belt-tries-to-walk-through-it machine and again I was stopped. I had already sent my coat through the x-ray scanner along with my shoes and my bag and was beltless to begin with. I was however wearing a fleece sweatshirt over my shirt and I was asked to remove that too. What the hell was this, airstrip tease? This time I convinced myself that I should be flattered. Since I could see no material reason for this request (in both senses of the term) I decided that they must have wanted to ogle my glorious breasts. At first I imagined this theory confirmed when the fleece top that had so concerned them and whose removal was so indispensable was forgotten in the machine. When I impatiently asked if they were done scanning it and if I could have it back they had no idea what I was referring to. Then I realized that the water bottle scenario was playing itself out again with another thirsty-but-not-quite-thirsty-enough traveler and the same portly guard still standing squarely in front of the garbage can. So much for my breasts; and so much for “security.” Evidently it is too difficult for five guards to enforce beverage container disposal and watch the x-ray monitor simultaneously.

When I finally made it through security (“Wow, they must be thorough if it takes them so long to monitor just one scrawny little woman!” some poor schlub desperate for reassurance must have been thinking) I was tired and frustrated. So, looking for a way to blow off some steam, I decided to provoke a nasty quarrel with the “courtesy phone.”

Not everything at the airport was bad though. With CNN blasting in the waiting area I learned two astonishing things: (1) that Anna Nicole Smith was dead and that the cause of death would not be known for several weeks. (What a relief, how else would the news channels have had enough time to prepare the tributes she so deserved before the case was shut and closed? Now they would have adequate time to prepare these stories and maybe even a little to spare to give us a few details about Iraq as well.) (2) That Barak Obama was running for president. (I’ve got to admit, his announcement floored me.) I am also happy to report that after having had the opportunity to view the safety procedure video on the plane again (it had been a solid four months since I had seen it) I am now relatively confident that I know how to properly attach and detach the seatbelt—confident enough anyway that I think I’ll still remember how to do it next week for the return flight home.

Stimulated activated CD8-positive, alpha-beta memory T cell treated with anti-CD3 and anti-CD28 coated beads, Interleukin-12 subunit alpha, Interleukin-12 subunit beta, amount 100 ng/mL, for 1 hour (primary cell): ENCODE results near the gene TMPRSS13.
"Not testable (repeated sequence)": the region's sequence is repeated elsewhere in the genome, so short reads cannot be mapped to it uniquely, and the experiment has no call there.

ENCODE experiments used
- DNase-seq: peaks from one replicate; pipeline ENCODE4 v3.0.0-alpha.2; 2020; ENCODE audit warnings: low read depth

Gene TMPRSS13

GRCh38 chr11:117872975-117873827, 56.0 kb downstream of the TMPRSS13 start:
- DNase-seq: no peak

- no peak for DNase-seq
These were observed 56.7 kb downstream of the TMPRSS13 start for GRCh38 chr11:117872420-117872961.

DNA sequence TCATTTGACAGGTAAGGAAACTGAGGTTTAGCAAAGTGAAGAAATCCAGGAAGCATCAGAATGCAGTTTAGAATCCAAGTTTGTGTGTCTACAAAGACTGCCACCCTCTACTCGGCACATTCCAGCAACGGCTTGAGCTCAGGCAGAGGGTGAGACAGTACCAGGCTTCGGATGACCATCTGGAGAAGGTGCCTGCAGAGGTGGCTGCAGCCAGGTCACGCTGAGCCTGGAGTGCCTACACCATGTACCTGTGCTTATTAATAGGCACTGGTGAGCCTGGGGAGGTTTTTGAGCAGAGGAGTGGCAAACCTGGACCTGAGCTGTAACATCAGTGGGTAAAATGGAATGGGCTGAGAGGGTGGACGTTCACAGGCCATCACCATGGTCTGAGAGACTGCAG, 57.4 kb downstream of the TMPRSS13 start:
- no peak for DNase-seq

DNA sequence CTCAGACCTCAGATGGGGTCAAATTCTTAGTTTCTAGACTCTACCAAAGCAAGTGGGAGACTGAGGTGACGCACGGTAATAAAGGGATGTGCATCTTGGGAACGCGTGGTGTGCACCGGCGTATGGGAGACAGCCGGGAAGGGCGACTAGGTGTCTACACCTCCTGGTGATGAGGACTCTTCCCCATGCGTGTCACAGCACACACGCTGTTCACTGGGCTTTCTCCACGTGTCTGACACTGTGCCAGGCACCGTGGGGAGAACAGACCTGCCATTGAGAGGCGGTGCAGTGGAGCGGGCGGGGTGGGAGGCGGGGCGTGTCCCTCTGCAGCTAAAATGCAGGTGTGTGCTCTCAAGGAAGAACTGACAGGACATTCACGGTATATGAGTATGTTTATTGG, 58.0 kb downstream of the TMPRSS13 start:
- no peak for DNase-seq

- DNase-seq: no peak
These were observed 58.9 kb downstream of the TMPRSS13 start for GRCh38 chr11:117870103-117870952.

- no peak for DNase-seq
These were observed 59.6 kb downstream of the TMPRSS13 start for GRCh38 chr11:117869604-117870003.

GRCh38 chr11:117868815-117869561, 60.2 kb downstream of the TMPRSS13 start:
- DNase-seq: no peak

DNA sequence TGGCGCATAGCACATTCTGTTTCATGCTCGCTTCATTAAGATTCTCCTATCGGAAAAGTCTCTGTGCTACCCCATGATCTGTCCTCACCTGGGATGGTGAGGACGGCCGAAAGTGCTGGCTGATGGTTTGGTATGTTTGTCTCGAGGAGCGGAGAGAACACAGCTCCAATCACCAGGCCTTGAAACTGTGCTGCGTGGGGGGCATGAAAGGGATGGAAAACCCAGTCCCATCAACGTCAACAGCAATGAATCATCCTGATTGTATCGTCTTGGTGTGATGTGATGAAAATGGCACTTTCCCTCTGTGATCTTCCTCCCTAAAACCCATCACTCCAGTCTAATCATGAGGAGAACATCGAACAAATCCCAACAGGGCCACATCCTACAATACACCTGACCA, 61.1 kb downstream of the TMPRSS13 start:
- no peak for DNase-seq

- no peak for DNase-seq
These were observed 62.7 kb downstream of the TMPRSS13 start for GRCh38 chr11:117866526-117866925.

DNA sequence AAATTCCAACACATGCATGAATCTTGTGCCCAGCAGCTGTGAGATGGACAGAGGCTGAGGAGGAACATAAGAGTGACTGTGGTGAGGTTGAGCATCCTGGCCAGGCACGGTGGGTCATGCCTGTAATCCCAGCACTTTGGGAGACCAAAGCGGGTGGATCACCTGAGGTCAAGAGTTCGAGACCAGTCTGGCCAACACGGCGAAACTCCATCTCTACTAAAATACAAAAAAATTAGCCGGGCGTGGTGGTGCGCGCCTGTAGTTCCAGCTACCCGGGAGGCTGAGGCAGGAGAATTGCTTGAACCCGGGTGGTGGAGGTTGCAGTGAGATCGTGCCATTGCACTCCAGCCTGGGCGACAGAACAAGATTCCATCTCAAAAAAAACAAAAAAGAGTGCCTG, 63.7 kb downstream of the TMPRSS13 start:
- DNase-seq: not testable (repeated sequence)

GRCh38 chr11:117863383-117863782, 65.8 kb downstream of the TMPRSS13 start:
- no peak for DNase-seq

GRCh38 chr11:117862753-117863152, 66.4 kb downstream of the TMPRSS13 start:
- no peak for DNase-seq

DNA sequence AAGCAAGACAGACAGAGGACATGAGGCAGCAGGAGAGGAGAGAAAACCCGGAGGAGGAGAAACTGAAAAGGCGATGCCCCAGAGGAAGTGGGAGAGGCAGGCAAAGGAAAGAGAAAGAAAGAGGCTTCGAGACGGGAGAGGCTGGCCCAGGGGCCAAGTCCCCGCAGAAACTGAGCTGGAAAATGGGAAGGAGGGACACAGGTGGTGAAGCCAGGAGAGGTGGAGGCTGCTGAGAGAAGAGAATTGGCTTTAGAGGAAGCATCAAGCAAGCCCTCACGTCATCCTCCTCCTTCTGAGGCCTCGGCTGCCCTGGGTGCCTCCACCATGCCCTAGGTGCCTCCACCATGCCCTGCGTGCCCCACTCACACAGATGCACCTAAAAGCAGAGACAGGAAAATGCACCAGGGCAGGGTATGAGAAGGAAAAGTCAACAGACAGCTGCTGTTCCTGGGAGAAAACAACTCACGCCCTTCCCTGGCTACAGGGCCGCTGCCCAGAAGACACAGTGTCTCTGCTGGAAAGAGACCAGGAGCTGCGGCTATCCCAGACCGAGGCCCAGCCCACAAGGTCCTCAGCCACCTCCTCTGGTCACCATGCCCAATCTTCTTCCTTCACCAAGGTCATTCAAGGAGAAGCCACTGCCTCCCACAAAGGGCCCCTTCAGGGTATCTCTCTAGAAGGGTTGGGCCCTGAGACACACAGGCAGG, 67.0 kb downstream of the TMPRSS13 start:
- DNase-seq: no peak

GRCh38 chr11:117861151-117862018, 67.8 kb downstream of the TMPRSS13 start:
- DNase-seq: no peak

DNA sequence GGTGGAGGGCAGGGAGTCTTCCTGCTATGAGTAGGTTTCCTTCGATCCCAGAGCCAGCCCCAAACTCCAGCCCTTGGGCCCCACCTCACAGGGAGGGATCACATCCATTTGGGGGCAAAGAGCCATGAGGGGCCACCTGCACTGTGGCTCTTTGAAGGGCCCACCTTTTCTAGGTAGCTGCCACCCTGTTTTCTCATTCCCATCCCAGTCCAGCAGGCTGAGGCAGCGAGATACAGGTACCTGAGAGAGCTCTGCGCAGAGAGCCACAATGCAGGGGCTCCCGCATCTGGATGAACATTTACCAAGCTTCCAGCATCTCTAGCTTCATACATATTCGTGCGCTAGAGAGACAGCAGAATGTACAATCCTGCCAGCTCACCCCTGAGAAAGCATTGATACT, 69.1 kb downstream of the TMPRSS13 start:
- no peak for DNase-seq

Wednesday, February 14, 2007

House Debate on Iraq War Resolution turns Anglo-American vs. Continental

Of the House debate concerning a resolution to oppose the President’s war plan for Iraq, the New York Times reports: “The debate, which was scheduled to proceed to midnight for three days in a row, was tightly choreographed. Democrats started with the war veterans, leaving many of the fiercest war critics until later. Representative Dennis J. Kucinich of Ohio, for example, did not speak until after the dinner hour.”

Earlier in the week this had lead to a fierce secondary debate among members of the House Gastronomical Committee. While some committee members felt that Kucinich is best served with dessert like a good bottle of Sainte-Croix-du-Mont, others felt that his distinctive flavor made him more of a nightcap, like a cognac or a brandy. They were scheduled to reconvene the following morning over breakfast to settle this debate but were ultimately unable to come to a consensus over whether the breakfast should be continental or Anglo-American style. Most agreed that Anglo-American was the politically wiser choice which would allow them to eschew criticism from those who would accuse them of belonging to the east coast elite “hate America first crowd”. However, proponents of the continental breakfast argued that it would be disrespectful to Kucinich, their vegan colleague, to hold this discussion over eggs, sausage and bacon. In the end they were sharply criticized by proponents of both camps for waffling.

Although she did not wish to comment on this rift in the House Gastronomical Committee, Representative Maxine Waters of California, (sometimes referred to as “Sparkling Waters” by those who admire her spunk), leader of the 75-member Out of Iraq Caucus, did make a passing allusion to the gastronomical sub-controversy in her statement that the resolution would be a first step in opposing the “war giant whose appetite cannot be satisfied.”